Roger Thompson, chief research officer at AVG Technologies, agreed. "I can't imagine NSA and Microsoft would do anything deliberate because the repercussions would be enormous if they got caught," he said in an interview via instant messaging.

    "Having said that, I think we should understand that there is every likelihood that certain foreign governments are constantly looking for vulnerabilities that they can use for targeted attacks," Thompson continued. "So if they're poking at us, I think it's reasonable to assume that we're doing something similar. But I seriously doubt an official NSA-Microsoft alliance."

    The NSA's Schaeffer added that his agency is also working on engaging other major software makers, including Apple, Sun and Red Hat, on security standards for their products.

    "More and more, we find that protecting national security systems demands teaming with public and private institutions to raise the information assurance level of products and services more broadly," Schaeffer said.

    Microsoft was not immediately available for comment on the NSA's participation in Windows 7's development.
  2. ghrit

    ghrit Bad company Administrator Founding Member

    Somehow, I'm not surprised at dot gov collaboration. At the end of the day, I think all it will do is make it slightly easier for the gov to poke into private affairs. And I'd take a small bet that open source stuff is no less vulnerable.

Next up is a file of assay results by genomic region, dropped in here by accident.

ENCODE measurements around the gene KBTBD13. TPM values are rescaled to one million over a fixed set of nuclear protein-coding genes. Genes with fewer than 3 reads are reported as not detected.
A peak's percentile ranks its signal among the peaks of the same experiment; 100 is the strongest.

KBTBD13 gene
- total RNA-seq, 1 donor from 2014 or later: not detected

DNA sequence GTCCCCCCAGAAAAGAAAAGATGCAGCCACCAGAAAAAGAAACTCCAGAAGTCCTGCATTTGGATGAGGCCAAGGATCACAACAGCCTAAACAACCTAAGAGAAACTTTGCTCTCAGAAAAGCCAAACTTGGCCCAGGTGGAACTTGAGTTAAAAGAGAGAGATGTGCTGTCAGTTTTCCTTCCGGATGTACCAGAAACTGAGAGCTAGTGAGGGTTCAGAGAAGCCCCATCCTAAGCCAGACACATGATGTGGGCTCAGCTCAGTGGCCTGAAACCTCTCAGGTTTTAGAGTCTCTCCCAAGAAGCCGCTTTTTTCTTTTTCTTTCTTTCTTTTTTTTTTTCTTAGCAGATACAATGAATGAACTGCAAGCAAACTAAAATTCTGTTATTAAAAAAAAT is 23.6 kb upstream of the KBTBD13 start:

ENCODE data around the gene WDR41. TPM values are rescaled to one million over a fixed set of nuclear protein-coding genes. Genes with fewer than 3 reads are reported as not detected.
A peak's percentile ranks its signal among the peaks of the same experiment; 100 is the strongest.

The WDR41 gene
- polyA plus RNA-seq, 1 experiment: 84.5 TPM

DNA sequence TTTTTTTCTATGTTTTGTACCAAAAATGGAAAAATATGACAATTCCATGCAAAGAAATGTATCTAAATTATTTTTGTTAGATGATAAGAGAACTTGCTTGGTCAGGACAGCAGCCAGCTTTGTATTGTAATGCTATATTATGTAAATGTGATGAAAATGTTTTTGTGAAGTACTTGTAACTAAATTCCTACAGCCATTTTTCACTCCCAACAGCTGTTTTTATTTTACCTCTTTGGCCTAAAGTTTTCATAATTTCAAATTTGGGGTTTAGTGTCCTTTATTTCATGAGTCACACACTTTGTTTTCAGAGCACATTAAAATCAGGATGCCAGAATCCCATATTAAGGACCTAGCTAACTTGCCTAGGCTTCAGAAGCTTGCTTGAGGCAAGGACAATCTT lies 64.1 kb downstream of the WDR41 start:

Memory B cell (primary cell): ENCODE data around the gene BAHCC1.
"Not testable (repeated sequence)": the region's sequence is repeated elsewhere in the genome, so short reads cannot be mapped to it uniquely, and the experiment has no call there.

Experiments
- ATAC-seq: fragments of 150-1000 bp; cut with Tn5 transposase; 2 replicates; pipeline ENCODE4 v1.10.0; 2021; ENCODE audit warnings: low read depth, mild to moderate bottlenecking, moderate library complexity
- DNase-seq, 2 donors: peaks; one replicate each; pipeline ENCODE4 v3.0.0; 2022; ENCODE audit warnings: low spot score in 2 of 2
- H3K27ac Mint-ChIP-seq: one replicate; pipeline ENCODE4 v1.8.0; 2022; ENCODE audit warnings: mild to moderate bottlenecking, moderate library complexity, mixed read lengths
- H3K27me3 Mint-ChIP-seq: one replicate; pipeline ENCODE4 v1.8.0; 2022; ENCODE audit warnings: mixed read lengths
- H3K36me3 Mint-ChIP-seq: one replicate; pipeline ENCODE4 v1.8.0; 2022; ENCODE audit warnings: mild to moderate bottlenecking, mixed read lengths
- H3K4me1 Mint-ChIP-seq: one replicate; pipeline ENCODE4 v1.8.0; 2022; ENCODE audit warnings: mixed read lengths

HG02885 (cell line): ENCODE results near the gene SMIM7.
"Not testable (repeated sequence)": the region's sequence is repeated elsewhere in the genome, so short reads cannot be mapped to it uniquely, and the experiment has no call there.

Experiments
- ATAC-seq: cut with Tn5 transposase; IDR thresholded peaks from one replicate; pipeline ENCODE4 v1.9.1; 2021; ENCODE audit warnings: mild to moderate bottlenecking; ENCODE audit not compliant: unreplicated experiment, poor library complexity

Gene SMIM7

3. melbo

    melbo Hunter Gatherer Administrator Founding Member

    I agree but the benefit to Open Source is that you have hundreds to thousands of nerds studying and looking for holes in every line of the entire source code. Most of them are security minded people and they are looking for areas of exploit and any fishy looking call outs are quickly flagged and terminated.

    That said, not all "open source" is truly picked up and developed by a large scale team like say Ubuntu or Open Office or even Firefox.

    What's the best way to catch a Pooh Bear?
  4. ghrit

    ghrit Bad company Administrator Founding Member

    Honey pot --
  5. UGRev

    UGRev Get on with it!

    I work for the guy that wrote Microsofts' reference book on securing windows. There is no such back-door.
  6. Brokor

    Brokor Live Free or Cry Moderator Site Supporter+++ Founding Member

    There doesn't have to be a back door. The entire system itself was designed to function just as it does - market to the consumer. Besides, everybody already knows that the real pros use Linux. The NSA involvement was purely meant to help strengthen the weaknesses in MicroSloth's OS for military operations and to keep their hand in the cookie jar so they can influence the product at a later date.

    There really is no need to 'track' and 'trace' the millions of consumer PC's from within their own operating system code when these very consumers willingly, albeit unknowingly become tracked at nearly every major website they frequent, and at every web mail on the server, to mass-track and profile sites like YouTube and Facebook. It's a virtual paradise for .gov track and trace, there is little need to pre-wire it when all of it is done for them with the click of a mouse.
    TwoCrows likes this.